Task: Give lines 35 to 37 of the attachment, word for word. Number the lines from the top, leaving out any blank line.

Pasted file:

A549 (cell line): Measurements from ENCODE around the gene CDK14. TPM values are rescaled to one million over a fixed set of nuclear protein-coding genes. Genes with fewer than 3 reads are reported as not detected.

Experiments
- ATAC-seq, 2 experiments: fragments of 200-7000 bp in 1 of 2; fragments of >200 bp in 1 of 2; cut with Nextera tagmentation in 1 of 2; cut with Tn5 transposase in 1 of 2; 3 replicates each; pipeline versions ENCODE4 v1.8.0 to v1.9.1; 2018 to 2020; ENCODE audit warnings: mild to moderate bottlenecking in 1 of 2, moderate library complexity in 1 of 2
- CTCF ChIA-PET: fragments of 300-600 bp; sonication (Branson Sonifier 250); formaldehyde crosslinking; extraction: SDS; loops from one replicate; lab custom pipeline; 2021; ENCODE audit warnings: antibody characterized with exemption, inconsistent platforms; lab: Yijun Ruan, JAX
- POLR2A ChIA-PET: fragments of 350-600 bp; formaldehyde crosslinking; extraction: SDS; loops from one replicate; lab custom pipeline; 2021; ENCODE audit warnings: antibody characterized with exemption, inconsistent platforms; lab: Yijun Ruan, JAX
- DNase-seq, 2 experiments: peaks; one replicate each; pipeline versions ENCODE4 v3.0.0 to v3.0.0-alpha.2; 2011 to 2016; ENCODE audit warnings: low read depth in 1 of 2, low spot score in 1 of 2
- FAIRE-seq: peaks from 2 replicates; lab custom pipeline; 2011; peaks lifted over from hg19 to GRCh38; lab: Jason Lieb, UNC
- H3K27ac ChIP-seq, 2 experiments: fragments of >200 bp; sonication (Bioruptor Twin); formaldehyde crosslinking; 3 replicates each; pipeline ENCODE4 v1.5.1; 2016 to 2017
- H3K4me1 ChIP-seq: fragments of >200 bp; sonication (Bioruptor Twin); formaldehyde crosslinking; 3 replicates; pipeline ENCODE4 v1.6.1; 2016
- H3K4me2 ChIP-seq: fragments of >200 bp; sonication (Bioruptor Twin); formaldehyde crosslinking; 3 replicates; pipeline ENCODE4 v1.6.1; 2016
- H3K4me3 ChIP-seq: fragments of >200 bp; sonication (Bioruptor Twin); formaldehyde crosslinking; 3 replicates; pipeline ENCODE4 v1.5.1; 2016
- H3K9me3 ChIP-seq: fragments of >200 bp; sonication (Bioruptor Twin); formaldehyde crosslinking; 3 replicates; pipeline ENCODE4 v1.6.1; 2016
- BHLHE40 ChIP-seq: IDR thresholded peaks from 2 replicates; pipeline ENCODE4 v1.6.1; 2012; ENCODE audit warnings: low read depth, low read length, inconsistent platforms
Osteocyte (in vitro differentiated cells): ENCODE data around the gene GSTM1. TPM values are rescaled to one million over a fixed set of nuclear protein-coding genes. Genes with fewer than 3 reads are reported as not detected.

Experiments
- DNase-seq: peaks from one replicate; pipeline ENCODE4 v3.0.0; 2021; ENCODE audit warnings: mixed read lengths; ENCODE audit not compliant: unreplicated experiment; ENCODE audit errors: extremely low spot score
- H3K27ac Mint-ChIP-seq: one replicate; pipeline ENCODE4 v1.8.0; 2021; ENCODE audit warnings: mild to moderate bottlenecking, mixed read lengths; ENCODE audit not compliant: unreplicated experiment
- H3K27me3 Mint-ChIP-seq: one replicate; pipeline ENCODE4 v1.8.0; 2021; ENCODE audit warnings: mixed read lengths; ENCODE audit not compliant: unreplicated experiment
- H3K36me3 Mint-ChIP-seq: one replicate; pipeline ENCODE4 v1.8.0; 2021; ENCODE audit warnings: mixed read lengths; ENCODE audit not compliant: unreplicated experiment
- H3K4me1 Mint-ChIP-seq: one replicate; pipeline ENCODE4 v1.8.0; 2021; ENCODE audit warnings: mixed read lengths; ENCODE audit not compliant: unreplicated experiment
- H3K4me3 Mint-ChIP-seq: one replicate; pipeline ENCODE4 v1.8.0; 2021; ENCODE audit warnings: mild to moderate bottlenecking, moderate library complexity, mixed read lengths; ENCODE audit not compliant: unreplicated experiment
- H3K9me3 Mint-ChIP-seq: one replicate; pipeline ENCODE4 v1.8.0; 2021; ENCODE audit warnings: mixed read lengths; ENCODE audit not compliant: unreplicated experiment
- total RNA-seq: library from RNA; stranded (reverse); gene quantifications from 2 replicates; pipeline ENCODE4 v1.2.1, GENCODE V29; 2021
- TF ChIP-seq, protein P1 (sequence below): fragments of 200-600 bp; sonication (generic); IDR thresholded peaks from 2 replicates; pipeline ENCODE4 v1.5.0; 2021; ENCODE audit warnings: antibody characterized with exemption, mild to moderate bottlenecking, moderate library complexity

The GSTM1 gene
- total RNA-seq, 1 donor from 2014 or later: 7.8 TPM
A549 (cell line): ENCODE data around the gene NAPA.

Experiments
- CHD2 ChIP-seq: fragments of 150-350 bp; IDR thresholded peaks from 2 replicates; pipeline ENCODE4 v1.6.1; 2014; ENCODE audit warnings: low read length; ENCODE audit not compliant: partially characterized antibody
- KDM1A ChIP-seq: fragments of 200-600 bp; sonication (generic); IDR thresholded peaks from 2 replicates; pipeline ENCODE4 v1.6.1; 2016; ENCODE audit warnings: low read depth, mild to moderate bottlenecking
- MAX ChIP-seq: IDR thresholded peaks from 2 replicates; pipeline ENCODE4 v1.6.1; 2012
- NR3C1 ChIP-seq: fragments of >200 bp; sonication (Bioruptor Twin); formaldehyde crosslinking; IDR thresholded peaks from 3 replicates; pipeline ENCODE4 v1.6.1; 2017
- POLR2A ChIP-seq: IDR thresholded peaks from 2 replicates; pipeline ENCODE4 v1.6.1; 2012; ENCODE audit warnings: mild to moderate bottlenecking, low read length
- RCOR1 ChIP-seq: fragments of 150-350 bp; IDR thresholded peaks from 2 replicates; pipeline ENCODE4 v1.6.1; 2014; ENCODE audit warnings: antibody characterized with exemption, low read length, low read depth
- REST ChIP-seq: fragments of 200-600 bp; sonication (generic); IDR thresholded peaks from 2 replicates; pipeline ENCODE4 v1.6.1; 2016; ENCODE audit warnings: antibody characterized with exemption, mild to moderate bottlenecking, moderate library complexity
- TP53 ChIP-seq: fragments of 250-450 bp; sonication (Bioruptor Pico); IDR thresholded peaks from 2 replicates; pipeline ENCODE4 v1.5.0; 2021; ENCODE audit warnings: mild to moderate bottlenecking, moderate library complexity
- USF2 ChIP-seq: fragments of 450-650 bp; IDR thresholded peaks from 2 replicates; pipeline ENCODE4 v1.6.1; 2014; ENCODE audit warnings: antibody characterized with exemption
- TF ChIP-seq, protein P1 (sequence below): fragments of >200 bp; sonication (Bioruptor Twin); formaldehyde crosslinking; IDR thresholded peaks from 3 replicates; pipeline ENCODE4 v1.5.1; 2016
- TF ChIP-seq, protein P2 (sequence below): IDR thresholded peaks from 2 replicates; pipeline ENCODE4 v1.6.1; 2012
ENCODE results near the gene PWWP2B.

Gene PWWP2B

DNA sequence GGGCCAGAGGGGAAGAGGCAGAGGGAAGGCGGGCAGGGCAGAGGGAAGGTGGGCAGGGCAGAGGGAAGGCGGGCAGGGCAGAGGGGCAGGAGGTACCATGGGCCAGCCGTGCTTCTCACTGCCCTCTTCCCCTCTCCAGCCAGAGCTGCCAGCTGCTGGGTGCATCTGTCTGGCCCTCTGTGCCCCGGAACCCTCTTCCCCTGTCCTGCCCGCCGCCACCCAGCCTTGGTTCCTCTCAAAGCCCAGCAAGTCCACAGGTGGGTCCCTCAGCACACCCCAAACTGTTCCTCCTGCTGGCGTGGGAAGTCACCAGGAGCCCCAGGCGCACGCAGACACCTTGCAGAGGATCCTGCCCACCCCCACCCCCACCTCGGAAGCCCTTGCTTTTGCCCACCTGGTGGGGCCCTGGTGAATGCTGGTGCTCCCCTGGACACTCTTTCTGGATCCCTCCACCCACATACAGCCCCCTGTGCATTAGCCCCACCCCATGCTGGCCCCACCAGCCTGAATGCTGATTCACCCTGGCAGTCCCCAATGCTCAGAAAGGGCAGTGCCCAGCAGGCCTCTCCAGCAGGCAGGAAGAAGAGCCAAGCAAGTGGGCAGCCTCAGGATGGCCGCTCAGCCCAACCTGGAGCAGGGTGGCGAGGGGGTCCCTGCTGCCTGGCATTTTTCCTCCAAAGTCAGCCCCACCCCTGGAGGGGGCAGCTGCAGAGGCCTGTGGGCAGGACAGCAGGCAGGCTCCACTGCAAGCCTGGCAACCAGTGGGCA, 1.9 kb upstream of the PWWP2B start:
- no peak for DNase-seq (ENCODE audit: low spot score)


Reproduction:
- REST ChIP-seq: fragments of 200-600 bp; sonication (generic); IDR thresholded peaks from 2 replicates; pipeline ENCODE4 v1.6.1; 2016; ENCODE audit warnings: antibody characterized with exemption, mild to moderate bottlenecking, moderate library complexity
- TP53 ChIP-seq: fragments of 250-450 bp; sonication (Bioruptor Pico); IDR thresholded peaks from 2 replicates; pipeline ENCODE4 v1.5.0; 2021; ENCODE audit warnings: mild to moderate bottlenecking, moderate library complexity
- USF2 ChIP-seq: fragments of 450-650 bp; IDR thresholded peaks from 2 replicates; pipeline ENCODE4 v1.6.1; 2014; ENCODE audit warnings: antibody characterized with exemption